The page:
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[skit-er] /ˈskɪt ər/
verb (used without object)
to go, run, or glide lightly or rapidly.
to skim along a surface.
Angling. to draw a lure or a baited hook over the water with a skipping motion.
verb (used with object)
to cause to skitter.
Origin of skitter
1835-45; skit, variant of skite1 + -er6 Unabridged
Based on the Random House Dictionary, © Random House, Inc. 2015.
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Examples from the web for skitter
  • One of the dancers remembered a partnering step with a skitter, originally devised for the dance but never used.
  • Plovers skitter along the glistening zone on beaches where the waves lap at the shore, foraging for insects and invertebrates.
  • The agitated zebras gallop back and forth in short, panicky dashes, then skitter off into the absolute darkness.
  • The experiment is less about the squid and more about the beneficial bacteria that skitter about in the sea creature's body.
  • So the evaporation forms a dense gas layer for the dry ice to levitate and skitter around.
  • On its underside, flat-bodied mayfly nymphs with tufts of gills on the sides skitter over the wet surface.
  • They may skitter and wiggle fast on their scale, but their velocities compared to our size will still be slow.
  • Light sparkles off shimmering water, and shorebirds skitter through the shallows.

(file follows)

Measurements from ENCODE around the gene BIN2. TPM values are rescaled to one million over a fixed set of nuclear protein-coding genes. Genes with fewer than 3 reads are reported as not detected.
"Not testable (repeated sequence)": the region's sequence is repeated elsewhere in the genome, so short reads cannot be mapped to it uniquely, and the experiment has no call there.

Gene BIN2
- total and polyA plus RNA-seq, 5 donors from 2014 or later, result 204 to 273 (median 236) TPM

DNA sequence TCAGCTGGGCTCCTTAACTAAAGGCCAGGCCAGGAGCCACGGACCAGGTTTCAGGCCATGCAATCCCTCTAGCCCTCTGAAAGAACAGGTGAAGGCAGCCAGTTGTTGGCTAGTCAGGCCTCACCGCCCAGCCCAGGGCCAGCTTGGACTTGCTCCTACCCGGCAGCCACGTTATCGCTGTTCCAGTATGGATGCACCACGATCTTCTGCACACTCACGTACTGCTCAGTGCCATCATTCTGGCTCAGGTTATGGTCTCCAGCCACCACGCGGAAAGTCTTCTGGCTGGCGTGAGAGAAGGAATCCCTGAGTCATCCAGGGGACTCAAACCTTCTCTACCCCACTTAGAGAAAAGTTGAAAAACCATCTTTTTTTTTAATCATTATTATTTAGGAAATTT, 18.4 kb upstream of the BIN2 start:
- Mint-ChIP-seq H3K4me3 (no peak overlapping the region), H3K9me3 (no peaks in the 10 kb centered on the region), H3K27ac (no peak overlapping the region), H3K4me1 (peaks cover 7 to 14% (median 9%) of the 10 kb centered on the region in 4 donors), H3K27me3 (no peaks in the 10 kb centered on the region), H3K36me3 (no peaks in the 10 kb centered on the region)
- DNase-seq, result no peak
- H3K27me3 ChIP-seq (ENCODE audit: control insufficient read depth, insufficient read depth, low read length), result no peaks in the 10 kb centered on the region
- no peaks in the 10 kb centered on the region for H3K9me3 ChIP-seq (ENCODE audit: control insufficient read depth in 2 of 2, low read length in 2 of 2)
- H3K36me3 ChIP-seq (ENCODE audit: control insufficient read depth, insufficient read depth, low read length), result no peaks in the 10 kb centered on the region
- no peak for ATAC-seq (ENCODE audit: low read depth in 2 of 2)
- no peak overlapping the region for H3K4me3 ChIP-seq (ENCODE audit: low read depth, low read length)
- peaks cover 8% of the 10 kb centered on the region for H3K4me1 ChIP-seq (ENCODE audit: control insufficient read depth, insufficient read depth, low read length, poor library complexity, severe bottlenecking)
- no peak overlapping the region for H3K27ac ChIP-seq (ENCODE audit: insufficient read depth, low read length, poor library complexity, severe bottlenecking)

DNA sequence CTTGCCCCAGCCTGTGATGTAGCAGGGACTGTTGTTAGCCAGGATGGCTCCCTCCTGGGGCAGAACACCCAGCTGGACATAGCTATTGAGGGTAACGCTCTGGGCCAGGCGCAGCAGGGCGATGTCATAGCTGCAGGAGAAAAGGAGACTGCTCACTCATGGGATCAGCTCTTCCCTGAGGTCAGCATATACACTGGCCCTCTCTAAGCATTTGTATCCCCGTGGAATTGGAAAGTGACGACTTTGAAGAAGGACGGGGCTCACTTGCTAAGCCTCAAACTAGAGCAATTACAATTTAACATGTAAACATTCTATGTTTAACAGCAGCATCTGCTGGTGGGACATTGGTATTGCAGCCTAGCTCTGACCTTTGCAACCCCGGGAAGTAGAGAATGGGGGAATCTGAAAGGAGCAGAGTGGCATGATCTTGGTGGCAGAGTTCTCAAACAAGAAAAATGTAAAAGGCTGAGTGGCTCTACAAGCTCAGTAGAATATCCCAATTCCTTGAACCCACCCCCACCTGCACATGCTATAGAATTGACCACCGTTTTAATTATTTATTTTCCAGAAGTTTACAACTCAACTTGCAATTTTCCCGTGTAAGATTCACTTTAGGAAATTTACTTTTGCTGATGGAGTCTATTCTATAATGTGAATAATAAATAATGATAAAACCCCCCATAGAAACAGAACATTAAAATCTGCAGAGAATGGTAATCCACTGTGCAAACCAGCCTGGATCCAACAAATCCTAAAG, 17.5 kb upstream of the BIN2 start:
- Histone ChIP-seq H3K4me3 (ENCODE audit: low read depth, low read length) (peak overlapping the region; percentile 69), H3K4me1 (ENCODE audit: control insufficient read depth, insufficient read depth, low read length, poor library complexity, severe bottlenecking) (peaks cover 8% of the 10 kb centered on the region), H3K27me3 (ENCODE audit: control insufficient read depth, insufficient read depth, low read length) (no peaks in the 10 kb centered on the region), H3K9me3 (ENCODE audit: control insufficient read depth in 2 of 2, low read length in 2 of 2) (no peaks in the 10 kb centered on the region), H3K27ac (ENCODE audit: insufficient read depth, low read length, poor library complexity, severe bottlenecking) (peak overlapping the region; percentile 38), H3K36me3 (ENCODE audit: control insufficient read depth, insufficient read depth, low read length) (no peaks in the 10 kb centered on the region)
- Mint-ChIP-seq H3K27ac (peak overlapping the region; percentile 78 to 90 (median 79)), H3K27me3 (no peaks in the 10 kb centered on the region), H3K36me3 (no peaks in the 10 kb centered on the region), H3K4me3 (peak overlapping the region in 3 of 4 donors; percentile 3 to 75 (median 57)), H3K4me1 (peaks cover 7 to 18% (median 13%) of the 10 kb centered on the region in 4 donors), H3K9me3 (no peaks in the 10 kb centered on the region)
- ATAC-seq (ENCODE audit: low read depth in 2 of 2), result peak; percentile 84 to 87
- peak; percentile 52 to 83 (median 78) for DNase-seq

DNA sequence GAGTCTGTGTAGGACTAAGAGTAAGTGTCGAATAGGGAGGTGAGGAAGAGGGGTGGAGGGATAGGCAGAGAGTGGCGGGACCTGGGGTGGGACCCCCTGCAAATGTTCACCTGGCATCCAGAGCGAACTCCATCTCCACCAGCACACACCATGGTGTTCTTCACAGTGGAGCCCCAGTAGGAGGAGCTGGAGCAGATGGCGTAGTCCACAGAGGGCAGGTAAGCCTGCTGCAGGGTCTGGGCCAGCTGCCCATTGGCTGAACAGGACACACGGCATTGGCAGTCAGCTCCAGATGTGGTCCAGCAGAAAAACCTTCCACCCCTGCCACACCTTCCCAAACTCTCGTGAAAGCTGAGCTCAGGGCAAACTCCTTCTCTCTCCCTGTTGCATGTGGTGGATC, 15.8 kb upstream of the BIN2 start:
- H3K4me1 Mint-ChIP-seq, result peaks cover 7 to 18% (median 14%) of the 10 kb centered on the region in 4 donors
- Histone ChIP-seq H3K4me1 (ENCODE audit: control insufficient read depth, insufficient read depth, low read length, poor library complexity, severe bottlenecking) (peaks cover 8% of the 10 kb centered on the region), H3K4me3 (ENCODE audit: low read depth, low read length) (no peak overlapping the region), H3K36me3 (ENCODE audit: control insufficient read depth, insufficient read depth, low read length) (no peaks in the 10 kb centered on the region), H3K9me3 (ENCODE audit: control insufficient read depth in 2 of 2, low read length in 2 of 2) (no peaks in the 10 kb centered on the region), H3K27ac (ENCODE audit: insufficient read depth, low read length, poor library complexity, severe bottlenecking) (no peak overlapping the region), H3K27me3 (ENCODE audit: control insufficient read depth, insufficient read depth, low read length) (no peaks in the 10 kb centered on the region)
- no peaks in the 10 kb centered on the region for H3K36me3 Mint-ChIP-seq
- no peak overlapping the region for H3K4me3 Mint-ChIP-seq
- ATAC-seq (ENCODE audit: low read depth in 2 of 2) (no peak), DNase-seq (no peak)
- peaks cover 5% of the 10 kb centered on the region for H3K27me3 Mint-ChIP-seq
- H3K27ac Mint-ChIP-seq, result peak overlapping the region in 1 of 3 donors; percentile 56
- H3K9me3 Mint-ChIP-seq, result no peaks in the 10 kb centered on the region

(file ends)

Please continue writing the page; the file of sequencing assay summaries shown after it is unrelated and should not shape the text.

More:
• Buoyant votive candles skitter across the pool's surface, unless the manufactured currents are not working right.
British Dictionary definitions for skitter


(intransitive) often foll by off. to move or run rapidly or lightly; scamper
to skim or cause to skim lightly and rapidly, as across the surface of water
(intransitive) (angling) to draw a bait lightly over the surface of water
Word Origin
C19: probably from dialect skite to dash about; related to Old Norse skjōta to shoot
Collins English Dictionary - Complete & Unabridged 2012 Digital Edition
© William Collins Sons & Co. Ltd. 1979, 1986 © HarperCollins
Publishers 1998, 2000, 2003, 2005, 2006, 2007, 2009, 2012
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Word Origin and History for skitter

"to run rapidly," 1845, frequentative of skite "to dart, run quickly" (1721), perhaps from a Scandinavian source (cf. Old Norse skjota "to shoot, launch, move quickly, avoid (a blow)," or Norwegian dialectal skutla "glide rapidly"); see skittish. As a noun from 1905.

Online Etymology Dictionary, © 2010 Douglas Harper
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Slang definitions & phrases for skitter



: some hanging on the sides of the Jeep, ''skitching,'' or dragging their feet through the powder (1990s+ Students)

The Dictionary of American Slang, Fourth Edition by Barbara Ann Kipfer, PhD. and Robert L. Chapman, Ph.D.
Copyright (C) 2007 by HarperCollins Publishers.
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